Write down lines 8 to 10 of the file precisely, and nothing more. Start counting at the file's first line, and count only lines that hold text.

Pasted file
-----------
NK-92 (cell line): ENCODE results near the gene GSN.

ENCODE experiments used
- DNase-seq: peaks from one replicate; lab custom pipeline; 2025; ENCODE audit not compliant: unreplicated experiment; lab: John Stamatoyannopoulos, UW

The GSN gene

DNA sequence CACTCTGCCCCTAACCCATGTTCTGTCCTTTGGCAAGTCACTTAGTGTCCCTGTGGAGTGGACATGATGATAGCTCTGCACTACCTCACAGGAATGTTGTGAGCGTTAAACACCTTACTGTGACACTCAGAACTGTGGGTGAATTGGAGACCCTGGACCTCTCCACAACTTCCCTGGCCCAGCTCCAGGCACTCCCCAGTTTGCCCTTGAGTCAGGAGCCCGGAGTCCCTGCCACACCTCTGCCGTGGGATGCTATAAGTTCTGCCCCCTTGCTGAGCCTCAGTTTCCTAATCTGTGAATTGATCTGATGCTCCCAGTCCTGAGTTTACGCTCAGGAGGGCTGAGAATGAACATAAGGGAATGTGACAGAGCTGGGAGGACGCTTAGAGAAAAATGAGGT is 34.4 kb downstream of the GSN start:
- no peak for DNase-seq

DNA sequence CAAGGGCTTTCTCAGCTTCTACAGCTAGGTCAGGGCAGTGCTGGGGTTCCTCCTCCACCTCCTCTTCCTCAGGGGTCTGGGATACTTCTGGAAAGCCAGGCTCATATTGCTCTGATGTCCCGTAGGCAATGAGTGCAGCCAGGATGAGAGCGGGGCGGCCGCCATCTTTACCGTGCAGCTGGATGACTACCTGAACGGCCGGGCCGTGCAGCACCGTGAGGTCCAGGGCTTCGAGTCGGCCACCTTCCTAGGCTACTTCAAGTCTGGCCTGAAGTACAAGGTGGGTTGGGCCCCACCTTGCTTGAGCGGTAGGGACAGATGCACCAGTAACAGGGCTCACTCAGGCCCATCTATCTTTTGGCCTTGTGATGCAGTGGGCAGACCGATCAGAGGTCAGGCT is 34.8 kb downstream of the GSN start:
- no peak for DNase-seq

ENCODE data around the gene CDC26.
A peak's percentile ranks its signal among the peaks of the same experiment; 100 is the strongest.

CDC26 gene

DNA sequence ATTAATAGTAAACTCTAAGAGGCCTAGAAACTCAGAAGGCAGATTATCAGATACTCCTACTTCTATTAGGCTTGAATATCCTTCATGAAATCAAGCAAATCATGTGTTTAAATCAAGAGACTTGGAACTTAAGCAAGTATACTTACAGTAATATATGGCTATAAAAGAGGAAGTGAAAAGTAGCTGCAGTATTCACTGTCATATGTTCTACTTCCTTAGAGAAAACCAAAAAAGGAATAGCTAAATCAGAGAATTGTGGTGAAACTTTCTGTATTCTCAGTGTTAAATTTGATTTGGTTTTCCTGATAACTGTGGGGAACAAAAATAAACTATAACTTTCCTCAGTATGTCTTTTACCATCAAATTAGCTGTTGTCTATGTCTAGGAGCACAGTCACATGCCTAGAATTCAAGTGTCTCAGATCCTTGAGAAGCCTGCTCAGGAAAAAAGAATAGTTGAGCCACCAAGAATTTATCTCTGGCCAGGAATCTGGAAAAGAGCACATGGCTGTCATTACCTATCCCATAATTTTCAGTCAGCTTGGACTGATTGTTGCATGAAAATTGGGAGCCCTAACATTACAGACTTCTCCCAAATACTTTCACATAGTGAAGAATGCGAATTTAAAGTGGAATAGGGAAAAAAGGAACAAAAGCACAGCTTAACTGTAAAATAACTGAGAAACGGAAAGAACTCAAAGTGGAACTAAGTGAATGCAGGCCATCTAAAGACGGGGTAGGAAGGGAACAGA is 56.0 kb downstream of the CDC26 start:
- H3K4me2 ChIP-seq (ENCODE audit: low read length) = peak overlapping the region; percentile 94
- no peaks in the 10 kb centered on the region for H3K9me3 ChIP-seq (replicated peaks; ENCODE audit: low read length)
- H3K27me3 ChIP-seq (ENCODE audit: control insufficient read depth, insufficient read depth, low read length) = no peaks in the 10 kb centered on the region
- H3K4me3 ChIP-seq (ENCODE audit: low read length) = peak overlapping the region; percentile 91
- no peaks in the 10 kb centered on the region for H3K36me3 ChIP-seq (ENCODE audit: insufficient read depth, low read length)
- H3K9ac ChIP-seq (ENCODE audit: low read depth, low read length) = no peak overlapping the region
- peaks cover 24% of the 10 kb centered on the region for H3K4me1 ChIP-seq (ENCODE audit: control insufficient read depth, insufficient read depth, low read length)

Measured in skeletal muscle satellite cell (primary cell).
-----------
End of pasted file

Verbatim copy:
- no peak for DNase-seq

ENCODE data around the gene CDC26.
A peak's percentile ranks its signal among the peaks of the same experiment; 100 is the strongest.